German low-cost carrier Air Berlin has been thrown a financial life-line in the form of a 30% outright purchase of its shares plus a debt-financing agreement from the Abu Dhabi state-controlled airline Etihad Airways.
In the announced ‘strategic partnership’ Air Berlin will enter into a code-sharing agreement with Etihad Airways that will see Etihad become Air Berlin’s largest shareholder and thus gain access to new European routes.
Just as Air Berlin has to struggle daily with its low-cost competitors in Europe like EasyJet and Ryan Air, Etihad Airways is trying to keep pace with its larger Gulf-based rival ‘Emirates’ – the 800 pound gorilla of the middle eastern airlines.
Etihad will reportedly pay circa 73 million Euro to increase its present ownership from 3% to 30% and has agreed to sit on its shares for at least 2 years without selling them and has also agreed not attempt to increase its stake in the company during that time.
This was agreed to in order to avoid any fears of other share-holders of a possible hostile take-over bid within this time frame.
Air Berlin has reported significant narrowed margins up to the end of its 3rd quarter this year. The decrease in incomes this year was caused in part by an increase in number of seats offered and a corresponding fall in demand, along with increased fuels costs and Germany’s aviation tax which was introduced in January of this year.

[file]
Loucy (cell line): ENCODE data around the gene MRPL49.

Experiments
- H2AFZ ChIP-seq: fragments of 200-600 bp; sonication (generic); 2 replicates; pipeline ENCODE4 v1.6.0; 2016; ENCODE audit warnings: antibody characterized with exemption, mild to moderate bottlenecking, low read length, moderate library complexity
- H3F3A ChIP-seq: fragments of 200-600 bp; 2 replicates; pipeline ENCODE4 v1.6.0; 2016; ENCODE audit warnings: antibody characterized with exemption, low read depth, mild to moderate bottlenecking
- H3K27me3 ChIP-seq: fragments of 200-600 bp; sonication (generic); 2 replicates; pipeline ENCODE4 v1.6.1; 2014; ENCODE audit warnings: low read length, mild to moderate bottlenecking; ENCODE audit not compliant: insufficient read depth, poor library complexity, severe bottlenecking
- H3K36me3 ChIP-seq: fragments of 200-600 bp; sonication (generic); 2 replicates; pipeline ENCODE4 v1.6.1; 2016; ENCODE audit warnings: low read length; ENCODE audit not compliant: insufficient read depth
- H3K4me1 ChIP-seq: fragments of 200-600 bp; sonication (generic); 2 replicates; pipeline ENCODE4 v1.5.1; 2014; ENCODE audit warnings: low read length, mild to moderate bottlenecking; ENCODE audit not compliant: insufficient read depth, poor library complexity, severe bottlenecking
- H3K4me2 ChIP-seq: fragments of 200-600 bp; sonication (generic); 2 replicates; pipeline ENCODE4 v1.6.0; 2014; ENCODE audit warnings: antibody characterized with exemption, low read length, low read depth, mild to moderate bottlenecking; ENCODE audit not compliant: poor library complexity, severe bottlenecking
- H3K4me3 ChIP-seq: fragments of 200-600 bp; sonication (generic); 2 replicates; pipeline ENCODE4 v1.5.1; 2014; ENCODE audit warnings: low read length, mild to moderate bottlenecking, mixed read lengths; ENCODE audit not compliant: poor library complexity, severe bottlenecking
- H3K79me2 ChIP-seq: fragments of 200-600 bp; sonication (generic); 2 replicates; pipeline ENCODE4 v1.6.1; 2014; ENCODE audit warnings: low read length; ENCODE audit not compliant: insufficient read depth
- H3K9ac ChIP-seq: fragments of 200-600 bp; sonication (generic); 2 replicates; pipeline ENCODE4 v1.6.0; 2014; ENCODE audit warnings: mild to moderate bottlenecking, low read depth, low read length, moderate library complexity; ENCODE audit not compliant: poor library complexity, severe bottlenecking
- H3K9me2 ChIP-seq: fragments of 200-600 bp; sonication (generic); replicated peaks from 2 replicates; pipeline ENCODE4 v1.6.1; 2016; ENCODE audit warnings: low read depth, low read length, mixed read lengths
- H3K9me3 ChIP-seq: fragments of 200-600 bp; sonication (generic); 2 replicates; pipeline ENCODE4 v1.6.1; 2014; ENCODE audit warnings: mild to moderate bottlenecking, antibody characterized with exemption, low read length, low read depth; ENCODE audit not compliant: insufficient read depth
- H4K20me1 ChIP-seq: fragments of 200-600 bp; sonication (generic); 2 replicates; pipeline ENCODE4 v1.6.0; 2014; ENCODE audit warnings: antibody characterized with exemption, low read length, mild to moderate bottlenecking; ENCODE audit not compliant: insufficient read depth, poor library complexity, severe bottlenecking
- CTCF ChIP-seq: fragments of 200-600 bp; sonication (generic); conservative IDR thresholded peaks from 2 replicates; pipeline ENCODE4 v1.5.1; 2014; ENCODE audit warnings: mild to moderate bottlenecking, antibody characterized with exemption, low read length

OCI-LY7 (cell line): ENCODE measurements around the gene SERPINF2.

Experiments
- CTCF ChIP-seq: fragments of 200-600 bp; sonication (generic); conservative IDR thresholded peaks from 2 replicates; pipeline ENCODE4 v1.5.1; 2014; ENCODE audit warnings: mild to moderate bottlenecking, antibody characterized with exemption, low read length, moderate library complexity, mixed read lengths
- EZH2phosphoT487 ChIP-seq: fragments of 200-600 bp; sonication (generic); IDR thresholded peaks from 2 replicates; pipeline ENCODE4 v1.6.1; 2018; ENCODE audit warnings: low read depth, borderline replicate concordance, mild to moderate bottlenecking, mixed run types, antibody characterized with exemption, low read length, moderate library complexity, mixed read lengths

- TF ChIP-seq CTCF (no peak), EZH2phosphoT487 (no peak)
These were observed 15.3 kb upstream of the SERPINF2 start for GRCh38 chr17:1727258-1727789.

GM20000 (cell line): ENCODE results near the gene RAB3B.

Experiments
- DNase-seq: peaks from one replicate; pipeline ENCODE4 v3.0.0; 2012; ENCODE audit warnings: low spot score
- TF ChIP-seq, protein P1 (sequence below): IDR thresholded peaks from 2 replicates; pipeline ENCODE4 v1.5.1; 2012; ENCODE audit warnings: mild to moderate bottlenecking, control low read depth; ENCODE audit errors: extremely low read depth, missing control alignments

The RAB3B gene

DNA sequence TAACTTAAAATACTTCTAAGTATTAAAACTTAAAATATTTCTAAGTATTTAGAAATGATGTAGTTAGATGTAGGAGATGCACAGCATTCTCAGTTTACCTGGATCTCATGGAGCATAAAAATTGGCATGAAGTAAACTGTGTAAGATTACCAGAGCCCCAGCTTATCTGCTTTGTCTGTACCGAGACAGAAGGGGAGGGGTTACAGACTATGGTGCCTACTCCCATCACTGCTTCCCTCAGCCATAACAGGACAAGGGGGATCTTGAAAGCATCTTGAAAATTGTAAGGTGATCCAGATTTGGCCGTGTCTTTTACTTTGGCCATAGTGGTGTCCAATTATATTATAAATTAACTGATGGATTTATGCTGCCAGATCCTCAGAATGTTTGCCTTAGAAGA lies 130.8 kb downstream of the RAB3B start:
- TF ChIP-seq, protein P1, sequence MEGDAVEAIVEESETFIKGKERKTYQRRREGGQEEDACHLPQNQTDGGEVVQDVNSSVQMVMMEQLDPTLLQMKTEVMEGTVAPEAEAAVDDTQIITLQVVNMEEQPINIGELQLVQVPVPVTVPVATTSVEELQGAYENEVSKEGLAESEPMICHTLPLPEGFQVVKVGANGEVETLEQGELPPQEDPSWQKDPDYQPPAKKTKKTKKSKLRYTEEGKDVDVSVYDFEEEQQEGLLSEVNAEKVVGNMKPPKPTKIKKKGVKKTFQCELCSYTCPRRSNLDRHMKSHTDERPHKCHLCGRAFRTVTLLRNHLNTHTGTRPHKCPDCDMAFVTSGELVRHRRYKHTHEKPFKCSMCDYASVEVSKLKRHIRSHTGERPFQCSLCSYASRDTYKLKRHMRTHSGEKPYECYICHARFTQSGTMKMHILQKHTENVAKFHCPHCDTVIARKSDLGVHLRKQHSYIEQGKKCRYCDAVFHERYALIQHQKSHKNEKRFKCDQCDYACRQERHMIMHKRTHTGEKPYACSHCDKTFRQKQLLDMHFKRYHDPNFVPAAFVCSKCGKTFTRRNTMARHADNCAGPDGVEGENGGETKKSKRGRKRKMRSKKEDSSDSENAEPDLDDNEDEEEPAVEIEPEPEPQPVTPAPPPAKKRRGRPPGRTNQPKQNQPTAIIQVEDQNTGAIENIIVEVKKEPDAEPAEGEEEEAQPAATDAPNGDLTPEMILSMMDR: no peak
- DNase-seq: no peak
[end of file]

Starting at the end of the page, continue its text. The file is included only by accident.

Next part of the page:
Air Berlin sees no operating profit for the year ending 2011 and because of a worsening global financial outlook it is not even sure of whether or not it will break even next year 2012.
The company has begun to jettison almost 200 million Euro worth of operating costs which will entail reducing capacity and has moved forward delivery times for its new airplane orders.
The agreement between the two airlines will provide Etihad access to Air Berlin’s European short haul network, along with in instant in to Berlin and its new airport opening in June.
See related article about Berlin’s new airport BBI –
Berlin, the German capital and the centre of a tourist boom over the last years, and access to it will greatly assist Etihad and will not be welcomed by Lufthansa, the German flag carrier. [see related story of how Luthansa is planing to add capacity in Berlin in 2012 – ]
Lufthansa and other legacy carriers in Europe are fighting to reduce their costs just to maintain their own national market share and feel that Middle Eastern rivals provide unfair competition through subsidized assistance.
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